skip navigation

PUBLICATIONS

Register for Latest Research

Stay Informed
Register with NCJRS to receive NCJRS's biweekly e-newsletter JUSTINFO and additional periodic emails from NCJRS and the NCJRS federal sponsors that highlight the latest research published or sponsored by the Office of Justice Programs.

NCJRS Abstract

The document referenced below is part of the NCJRS Virtual Library collection. To conduct further searches of the collection, visit the Virtual Library. See the Obtain Documents page for direction on how to access resources online, via mail, through interlibrary loans, or in a local library.

 

NCJ Number: 99510 Find in a Library
Title: Critical Problems of Women in Prison (From Changing Roles of Women in the Criminal Justice System - Offenders, Victims, and Professionals, P 95-110, 1985, Imogene L Moyer, ed. - See NCJ-99505)
Author(s): P J Baunach
Date Published: 1985
Page Count: 16
Sponsoring Agency: Waveland Press, Inc.
Long Grove, IL 60047
Sale Source: Waveland Press, Inc.
4180 IL Route 83
Suite 101
Long Grove, IL 60047
United States of America
Language: English
Country: United States of America
Annotation: The incarceration of women is discussed from the standpoint of the conditions women experience upon confinement, inadequacies in programming for female inmates, and potential ways to deal with the problems faced by female inmates.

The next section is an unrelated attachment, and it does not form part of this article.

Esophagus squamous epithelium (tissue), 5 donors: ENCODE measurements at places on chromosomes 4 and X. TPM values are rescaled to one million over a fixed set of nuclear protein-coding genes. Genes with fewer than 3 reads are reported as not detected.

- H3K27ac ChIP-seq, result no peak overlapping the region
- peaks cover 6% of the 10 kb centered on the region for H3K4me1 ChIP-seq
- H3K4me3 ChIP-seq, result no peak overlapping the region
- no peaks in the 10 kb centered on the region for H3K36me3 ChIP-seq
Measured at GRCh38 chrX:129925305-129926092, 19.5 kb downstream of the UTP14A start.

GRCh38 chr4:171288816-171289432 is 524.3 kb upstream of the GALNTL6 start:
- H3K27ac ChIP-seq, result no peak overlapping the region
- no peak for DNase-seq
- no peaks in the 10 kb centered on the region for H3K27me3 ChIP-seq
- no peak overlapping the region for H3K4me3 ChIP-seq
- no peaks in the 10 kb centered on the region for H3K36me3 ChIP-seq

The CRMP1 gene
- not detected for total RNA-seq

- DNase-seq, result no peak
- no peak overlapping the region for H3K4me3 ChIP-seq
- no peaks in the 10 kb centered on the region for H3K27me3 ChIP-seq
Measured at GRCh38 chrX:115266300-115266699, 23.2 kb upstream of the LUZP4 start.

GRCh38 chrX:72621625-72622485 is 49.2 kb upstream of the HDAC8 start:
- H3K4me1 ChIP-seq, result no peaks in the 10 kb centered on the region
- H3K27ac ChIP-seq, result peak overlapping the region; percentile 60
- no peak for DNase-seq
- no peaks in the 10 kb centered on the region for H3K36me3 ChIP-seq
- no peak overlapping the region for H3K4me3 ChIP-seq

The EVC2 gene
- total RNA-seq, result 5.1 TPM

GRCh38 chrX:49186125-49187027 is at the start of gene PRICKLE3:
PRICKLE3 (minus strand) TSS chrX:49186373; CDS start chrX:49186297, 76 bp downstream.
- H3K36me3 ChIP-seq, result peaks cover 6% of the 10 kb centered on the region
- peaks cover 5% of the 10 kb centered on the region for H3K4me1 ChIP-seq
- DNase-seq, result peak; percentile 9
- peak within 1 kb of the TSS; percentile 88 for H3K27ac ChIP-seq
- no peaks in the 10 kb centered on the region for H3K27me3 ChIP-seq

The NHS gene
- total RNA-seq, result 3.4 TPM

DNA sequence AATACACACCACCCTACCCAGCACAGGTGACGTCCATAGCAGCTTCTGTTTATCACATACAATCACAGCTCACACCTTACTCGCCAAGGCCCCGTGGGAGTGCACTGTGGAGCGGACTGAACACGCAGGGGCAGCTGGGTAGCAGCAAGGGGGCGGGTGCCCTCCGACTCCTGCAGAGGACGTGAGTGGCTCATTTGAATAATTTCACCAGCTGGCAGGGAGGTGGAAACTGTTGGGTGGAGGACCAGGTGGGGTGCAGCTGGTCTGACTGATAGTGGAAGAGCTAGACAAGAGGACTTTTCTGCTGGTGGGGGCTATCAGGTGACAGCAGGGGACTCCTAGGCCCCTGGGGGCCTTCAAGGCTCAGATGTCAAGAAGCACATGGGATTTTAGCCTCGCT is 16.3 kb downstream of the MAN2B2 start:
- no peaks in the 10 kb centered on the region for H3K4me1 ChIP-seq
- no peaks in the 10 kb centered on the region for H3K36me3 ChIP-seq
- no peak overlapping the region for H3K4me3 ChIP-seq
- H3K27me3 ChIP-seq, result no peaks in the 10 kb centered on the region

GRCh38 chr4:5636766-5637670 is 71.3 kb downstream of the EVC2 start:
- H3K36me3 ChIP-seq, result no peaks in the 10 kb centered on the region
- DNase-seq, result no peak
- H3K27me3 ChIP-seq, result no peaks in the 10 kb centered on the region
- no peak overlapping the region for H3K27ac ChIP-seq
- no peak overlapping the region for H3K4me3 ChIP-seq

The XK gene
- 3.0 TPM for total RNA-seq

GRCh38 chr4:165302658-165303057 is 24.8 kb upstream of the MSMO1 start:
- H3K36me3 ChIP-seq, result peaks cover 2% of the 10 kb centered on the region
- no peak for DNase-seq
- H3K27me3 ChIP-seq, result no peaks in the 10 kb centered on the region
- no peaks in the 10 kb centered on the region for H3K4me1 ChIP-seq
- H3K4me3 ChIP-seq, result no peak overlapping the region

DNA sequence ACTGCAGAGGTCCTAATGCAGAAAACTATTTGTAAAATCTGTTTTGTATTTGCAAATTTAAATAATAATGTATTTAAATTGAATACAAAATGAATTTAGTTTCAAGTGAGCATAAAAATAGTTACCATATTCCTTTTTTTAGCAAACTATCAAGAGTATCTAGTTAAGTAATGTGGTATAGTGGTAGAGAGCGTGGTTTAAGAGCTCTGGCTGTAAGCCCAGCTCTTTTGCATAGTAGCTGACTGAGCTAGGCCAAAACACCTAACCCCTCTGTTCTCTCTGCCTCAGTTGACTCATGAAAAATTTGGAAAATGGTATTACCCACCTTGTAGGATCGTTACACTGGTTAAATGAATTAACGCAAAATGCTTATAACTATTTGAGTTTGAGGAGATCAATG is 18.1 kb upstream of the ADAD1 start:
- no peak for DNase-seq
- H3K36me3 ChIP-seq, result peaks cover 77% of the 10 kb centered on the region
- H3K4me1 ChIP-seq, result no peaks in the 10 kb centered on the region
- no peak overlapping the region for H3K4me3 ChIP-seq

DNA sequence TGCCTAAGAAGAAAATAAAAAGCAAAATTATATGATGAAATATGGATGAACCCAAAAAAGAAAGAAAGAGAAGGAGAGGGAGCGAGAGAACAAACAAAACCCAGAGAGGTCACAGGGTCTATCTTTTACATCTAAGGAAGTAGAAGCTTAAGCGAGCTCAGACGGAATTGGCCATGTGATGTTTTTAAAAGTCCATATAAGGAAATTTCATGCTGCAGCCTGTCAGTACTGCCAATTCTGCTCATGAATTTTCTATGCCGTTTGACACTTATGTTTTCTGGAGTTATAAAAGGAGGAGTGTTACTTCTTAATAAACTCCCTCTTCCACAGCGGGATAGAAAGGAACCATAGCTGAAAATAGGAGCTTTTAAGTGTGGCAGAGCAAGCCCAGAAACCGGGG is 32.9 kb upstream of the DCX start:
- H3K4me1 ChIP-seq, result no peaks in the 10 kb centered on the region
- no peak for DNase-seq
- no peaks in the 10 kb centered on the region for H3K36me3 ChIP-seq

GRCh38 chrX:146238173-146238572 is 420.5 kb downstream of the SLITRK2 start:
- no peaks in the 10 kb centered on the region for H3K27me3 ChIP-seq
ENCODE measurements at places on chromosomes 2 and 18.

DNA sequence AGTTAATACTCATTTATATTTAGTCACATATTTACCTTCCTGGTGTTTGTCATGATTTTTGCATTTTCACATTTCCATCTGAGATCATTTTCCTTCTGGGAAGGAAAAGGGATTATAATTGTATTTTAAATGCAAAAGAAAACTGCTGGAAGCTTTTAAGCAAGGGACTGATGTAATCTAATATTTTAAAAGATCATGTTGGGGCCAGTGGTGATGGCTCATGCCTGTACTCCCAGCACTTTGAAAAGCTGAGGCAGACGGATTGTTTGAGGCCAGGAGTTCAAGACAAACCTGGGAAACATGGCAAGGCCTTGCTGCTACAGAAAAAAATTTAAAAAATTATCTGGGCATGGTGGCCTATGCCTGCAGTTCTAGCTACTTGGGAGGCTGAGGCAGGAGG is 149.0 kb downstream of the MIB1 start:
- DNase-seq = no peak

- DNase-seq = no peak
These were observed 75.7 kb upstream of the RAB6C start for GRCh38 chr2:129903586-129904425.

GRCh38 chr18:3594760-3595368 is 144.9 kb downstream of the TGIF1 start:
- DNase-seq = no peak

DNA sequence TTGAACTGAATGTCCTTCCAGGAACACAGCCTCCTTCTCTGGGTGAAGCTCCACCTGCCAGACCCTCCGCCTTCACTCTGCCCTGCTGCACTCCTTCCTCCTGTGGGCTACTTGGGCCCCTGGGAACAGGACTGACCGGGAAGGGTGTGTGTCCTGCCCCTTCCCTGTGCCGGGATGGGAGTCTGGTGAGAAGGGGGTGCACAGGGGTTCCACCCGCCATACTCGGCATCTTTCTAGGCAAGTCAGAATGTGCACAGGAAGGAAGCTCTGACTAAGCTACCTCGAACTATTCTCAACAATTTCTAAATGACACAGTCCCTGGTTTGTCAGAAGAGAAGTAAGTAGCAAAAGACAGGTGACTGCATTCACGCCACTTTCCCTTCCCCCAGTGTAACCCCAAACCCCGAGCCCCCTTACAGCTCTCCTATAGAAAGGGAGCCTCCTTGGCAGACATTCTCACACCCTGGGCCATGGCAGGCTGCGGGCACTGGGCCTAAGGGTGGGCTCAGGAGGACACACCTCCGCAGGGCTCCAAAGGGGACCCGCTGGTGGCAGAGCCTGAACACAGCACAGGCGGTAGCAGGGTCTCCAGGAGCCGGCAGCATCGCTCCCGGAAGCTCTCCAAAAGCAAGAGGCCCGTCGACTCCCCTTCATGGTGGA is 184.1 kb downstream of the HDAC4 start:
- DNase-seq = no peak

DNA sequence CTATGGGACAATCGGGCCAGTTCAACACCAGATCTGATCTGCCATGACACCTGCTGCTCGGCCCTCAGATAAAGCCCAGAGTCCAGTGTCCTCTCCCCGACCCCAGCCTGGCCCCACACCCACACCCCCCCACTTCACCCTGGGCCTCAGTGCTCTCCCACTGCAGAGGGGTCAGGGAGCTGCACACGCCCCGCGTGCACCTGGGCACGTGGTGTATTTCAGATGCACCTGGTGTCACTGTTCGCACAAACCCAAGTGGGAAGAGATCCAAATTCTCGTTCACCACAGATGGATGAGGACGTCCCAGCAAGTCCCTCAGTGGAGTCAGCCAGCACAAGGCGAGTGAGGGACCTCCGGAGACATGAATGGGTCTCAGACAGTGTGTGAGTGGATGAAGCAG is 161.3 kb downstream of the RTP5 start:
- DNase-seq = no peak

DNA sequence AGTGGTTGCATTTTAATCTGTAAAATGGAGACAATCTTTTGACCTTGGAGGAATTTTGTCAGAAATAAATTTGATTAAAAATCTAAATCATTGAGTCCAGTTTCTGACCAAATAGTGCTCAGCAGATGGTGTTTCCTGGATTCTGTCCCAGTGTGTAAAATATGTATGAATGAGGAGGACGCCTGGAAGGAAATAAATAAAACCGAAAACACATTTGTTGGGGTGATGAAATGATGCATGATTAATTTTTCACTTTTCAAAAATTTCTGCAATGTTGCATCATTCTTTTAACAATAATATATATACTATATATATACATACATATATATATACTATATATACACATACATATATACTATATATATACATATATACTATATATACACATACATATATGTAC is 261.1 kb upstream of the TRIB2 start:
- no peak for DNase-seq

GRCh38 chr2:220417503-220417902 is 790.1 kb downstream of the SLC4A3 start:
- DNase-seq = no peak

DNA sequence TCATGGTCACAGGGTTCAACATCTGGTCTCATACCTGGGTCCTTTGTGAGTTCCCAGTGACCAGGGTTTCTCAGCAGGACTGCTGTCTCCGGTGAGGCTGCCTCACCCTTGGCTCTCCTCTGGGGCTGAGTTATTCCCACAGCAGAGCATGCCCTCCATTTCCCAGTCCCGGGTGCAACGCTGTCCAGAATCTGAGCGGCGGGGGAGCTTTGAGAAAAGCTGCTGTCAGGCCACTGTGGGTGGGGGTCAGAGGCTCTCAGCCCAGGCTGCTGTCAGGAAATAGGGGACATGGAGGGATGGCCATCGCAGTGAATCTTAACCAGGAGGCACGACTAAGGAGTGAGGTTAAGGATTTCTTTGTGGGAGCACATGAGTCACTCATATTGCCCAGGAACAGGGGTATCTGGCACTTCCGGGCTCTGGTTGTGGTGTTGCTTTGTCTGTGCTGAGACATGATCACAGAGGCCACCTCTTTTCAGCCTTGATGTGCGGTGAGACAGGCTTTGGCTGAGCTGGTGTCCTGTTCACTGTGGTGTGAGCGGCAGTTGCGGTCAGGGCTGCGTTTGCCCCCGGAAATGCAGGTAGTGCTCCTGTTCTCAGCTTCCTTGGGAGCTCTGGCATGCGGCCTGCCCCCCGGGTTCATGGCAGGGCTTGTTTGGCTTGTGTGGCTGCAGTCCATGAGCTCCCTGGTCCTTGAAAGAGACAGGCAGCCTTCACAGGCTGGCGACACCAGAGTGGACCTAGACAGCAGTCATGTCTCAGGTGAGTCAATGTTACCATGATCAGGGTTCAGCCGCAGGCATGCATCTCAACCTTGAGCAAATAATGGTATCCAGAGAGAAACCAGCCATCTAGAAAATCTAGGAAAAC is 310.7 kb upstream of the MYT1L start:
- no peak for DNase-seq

Abstract: The small number of incarcerated women is the main reason for the lack of attention to their conditions and needs. Female inmates face major restrictions on movement and on personal contact within and outside the institution. Boredom and inactivity characterize their institutional lives. The loss of love and family and an absence of meaningful training programs are major problems. Those who have children face particular anxieties, as do those who are pregnant when incarcerated. This issue of parental rights has not been resolved, although discussions have focused both on the parents and on the children. Vocational training opportunities for women inmates have improved, but skill-training opportunities are less than those for males. Women are often assigned maintenance chores or are trained in occupations related only to traditional female roles. Alternatives for dealing with women offenders should include evaluations of women's needs in each State and the development of adequate diversion and alternative programs in community centers. Additional suggestions focus on restitution, community service, and staff-inmate councils. Notes and 30 references are supplied.
Index Term(s): Correctional reform; Female inmates; Prison conditions; Women's correctional institutions
To cite this abstract, use the following link:
http://www.ncjrs.gov/App/publications/abstract.aspx?ID=99510

*A link to the full-text document is provided whenever possible. For documents not available online, a link to the publisher's website is provided. Tell us how you use the NCJRS Library and Abstracts Database - send us your feedback.